The laughing kookaburra is an Australian bird with one heck of a cackle! Known as the “laughing kookaburra,” for its charismatic vocalizations, the kookaburra is an intriguing and unique species. Read on to learn about the kookaburra.
Description of the Kookaburra
The kookaburra is a rather stout bird, with a medium length tail, and a broad beak. Its thick beak, also known as a “bill,” is darker on top, and lighter on the bottom. They vary in color on top from dark brown to tan, and have a cream or white colored underbelly. The kookaburra’s tail has a red hue, and is marked with black bars.
Interesting Facts About the Kookaburra
Kookaburras are an interesting species to say the least! Possibly the most well known Australian bird, the laughing kookaburra is a character that instills curiosity and wonder. There are a number of interesting traits and facts about the kookaburra, let’s take a look at a few:
- The Fishless Kingfisher – The laughing kookaburra is the largest species in the kingfisher (Alcedinidae) family. This family of broad-billed birds will typically feed on fish, crustaceans, and amphibians in aquatic environments. The kookaburra is the oddball in the kingfisher family, as it doesn’t eat fish.
- The Bushman’s Clock – Kookaburras hold the nickname of “The Bushman’s Clock,” due to their unique vocalizations. This name occurs because kookaburras are most vocal at sunrise and sunset, and thus could function as an alarm clock.
- Take Your Pick – The laughing kookaburra is one of five different kookaburra species. The other kookaburra species include the spangled kookaburra, shovel-billed kookaburra, rufous-bellied kookaburra, and blue-winged kookaburra. As the name suggests, the laughing kookaburra is the most vocal of the kookaburra species.
- The Laughing Maniac– As the name suggests, the laughing kookaburra has a distinctive vocal pattern. Their vocalizations sound similar to maniacal laughing. A kookaburra call begins and ends with a chuckling sound, and the main call alternates between hoots, chortles, high-pitched laughing, and trills.
Habitat of the Kookaburra
The kookaburra inhabits eucalyptus forests and woodlands in Australia. Trees are utilized for perching and nesting, and kookaburras will hold a territory year-round. The kookaburra’s call is used to establish territorial boundaries, and shorter calls are used to interact with other family members, and to find mates.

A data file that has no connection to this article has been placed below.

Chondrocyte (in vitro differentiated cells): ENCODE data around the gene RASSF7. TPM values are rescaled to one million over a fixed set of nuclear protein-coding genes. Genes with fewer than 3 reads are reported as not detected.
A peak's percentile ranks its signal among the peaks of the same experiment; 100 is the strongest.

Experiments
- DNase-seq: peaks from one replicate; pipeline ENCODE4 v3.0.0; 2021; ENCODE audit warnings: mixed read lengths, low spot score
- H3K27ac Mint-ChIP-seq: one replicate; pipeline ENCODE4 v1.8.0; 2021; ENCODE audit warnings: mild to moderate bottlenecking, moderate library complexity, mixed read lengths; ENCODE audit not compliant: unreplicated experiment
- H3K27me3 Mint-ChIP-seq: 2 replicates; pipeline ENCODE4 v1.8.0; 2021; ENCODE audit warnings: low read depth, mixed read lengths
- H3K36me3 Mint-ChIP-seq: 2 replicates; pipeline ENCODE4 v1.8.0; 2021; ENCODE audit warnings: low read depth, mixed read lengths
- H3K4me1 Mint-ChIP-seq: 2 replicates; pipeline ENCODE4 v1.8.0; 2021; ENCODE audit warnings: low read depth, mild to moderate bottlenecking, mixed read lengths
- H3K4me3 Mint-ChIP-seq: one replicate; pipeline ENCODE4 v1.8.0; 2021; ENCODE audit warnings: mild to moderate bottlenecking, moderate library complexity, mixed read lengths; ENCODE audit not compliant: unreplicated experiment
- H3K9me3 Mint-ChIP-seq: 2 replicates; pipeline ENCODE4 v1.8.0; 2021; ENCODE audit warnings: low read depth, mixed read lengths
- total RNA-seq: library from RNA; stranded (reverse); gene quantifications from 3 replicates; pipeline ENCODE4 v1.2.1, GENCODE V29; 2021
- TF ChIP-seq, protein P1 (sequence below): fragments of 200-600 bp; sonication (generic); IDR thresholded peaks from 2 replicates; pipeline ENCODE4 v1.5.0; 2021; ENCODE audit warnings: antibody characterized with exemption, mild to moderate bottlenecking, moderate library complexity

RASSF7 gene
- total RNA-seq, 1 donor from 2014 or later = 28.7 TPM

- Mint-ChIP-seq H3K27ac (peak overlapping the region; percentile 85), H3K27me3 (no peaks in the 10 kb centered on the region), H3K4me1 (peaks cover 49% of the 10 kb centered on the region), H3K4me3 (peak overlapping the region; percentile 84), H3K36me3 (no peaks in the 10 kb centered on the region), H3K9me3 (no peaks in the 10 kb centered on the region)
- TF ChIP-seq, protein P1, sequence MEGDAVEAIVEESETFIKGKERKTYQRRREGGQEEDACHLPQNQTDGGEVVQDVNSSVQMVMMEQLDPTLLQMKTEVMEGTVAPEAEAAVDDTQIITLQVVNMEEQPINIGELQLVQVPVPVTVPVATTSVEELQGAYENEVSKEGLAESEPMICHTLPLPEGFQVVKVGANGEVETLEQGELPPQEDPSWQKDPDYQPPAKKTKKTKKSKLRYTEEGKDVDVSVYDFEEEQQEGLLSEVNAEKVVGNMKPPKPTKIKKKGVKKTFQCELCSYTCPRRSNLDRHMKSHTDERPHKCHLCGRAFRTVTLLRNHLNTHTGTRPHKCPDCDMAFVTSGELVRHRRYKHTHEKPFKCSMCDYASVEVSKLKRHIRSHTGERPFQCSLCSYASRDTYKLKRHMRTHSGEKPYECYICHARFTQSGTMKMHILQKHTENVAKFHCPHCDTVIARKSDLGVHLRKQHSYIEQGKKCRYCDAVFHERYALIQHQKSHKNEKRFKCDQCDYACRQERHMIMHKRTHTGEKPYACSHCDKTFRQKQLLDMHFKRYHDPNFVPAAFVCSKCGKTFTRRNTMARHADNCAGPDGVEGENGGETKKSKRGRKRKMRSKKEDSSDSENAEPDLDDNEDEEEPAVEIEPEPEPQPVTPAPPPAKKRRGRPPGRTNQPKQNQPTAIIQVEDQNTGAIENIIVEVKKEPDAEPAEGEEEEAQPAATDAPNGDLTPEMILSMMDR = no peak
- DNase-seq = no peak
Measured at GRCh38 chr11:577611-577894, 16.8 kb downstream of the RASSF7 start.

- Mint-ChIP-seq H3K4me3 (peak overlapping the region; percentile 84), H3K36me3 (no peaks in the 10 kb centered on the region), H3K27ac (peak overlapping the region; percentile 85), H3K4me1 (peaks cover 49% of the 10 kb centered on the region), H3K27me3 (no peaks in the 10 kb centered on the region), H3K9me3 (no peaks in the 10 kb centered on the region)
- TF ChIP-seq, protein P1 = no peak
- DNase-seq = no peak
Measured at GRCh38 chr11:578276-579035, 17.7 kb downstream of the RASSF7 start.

Distribution of the Kookaburra
The original range of the kookaburra was eastern mainland Australia, but the laughing kookaburra has since been introduced to Western Australia, New Zealand, and Tasmania.
Diet of the Kookaburra
Kookaburras feed on insects, reptiles, amphibians, and small mammals. They have also been known to kill snakes up to three feet long. Kookaburras hunt snakes by grabbing the animal behind the head, and using their broad bill to hammer it against the ground.
Kookaburra Sits in the Old Gum Tree
The kookaburra is the subject of an Australian nursery rhyme. This popular song discusses the laughing kookaburra, these are the lyrics:
Kookaburra sits on the old gum tree
Merry merry king of the bush is he.
Laugh, kookaburra, laugh, kookaburra
Gay your life must be!
Kookaburra sits in the old gum tree
Eating all the gumdrops he can see.
Stop, kookaburra, stop, kookaburra
Leave some there for me!
Kookaburra sits in the old gum tree
Counting all the monkeys he can see.
Stop, kookaburra, stop, kookaburra,
That’s no monkey, that’s me!
Kookaburra and Human Interaction
Typically found in eucalyptus forests, these bold birds have become fairly urbanized since their introduction into Western Australia. They can be found in backyards, parks, and gardens, and have been known to steal food if given the opportunity.
Kookaburras have not been domesticated, but they are successfully held in zoological institutions.
Does the Kookaburra Make a Good Pet
The kookaburra could potentially make a good pet, but requires an extreme amount of time, resources, and patience. The kookaburra is a large species of bird, standing almost 20 inches tall. Because of their size they require a large habitat, and any aviary should be adequately tall. Any aviary shorter than 15 feet would be inadequate, as the kookaburra hunts by diving on their prey from above.
Kookaburras are quite loud, and vocalize in the early mornings and evenings. They can also live up to 20 years in captivity, and require a varied diet.
In zoos, kookaburras are fed a variety of different foods, and are provided with environmental enrichment. Environmental enrichment is anything added to an animal’s enclosure that provides some type of mental stimulation. Some examples of enrichment include toys, puzzles, new branches or trees, and hidden food.
Behavior of the Kookaburra
Kookaburras hunt by roosting quietly on branches, and waiting for prey to pass below them. The kookaburra will frequently “tenderize” its prey item by beating it against a branch or rock with its beak before swallowing it whole.
Reproduction of the Kookaburra
The laughing kookaburra shares a territory with its family members, and chooses a mate for life. Kookaburras vocalize to determine the boundaries of their territory, and use trills, chuckles, and other short calls to communicate with family members.
A pair will nest in a tree trunk, and all family members will assist in rearing the young. A female kookaburra lays two to three eggs at a time. Hatchlings are born naked and blind, this type of nestling is known as “altricial.” Some species of birds hatch fully feathered and leave the nest immediately, these are known as “precocial.” The kookaburra’s altricial hatchlings are fed for up to three months, and remain with the family as “helpers” for four years.